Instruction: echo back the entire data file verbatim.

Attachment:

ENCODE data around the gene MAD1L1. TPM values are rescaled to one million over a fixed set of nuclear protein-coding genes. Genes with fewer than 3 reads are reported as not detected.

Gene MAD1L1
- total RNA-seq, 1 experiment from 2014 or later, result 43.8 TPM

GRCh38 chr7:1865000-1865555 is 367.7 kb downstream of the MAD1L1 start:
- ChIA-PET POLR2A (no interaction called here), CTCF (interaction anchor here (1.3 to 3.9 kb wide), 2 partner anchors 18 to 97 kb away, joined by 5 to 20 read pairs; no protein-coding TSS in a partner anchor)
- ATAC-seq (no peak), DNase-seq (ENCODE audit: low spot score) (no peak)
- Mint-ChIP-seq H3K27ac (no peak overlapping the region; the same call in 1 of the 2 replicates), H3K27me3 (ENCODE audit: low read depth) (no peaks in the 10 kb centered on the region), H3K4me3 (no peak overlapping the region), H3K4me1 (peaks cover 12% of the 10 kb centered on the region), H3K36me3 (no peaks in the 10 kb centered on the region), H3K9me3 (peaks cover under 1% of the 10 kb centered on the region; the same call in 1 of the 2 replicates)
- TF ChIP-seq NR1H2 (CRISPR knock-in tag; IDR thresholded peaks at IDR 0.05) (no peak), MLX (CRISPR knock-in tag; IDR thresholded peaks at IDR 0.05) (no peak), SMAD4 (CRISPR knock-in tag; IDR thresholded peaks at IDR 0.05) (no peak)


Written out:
ENCODE data around the gene MAD1L1. TPM values are rescaled to one million over a fixed set of nuclear protein-coding genes. Genes with fewer than 3 reads are reported as not detected.

Gene MAD1L1
- total RNA-seq, 1 experiment from 2014 or later, result 43.8 TPM

GRCh38 chr7:1865000-1865555 is 367.7 kb downstream of the MAD1L1 start:
- ChIA-PET POLR2A (no interaction called here), CTCF (interaction anchor here (1.3 to 3.9 kb wide), 2 partner anchors 18 to 97 kb away, joined by 5 to 20 read pairs; no protein-coding TSS in a partner anchor)
- ATAC-seq (no peak), DNase-seq (ENCODE audit: low spot score) (no peak)
- Mint-ChIP-seq H3K27ac (no peak overlapping the region; the same call in 1 of the 2 replicates), H3K27me3 (ENCODE audit: low read depth) (no peaks in the 10 kb centered on the region), H3K4me3 (no peak overlapping the region), H3K4me1 (peaks cover 12% of the 10 kb centered on the region), H3K36me3 (no peaks in the 10 kb centered on the region), H3K9me3 (peaks cover under 1% of the 10 kb centered on the region; the same call in 1 of the 2 replicates)
- TF ChIP-seq NR1H2 (CRISPR knock-in tag; IDR thresholded peaks at IDR 0.05) (no peak), MLX (CRISPR knock-in tag; IDR thresholded peaks at IDR 0.05) (no peak), SMAD4 (CRISPR knock-in tag; IDR thresholded peaks at IDR 0.05) (no peak)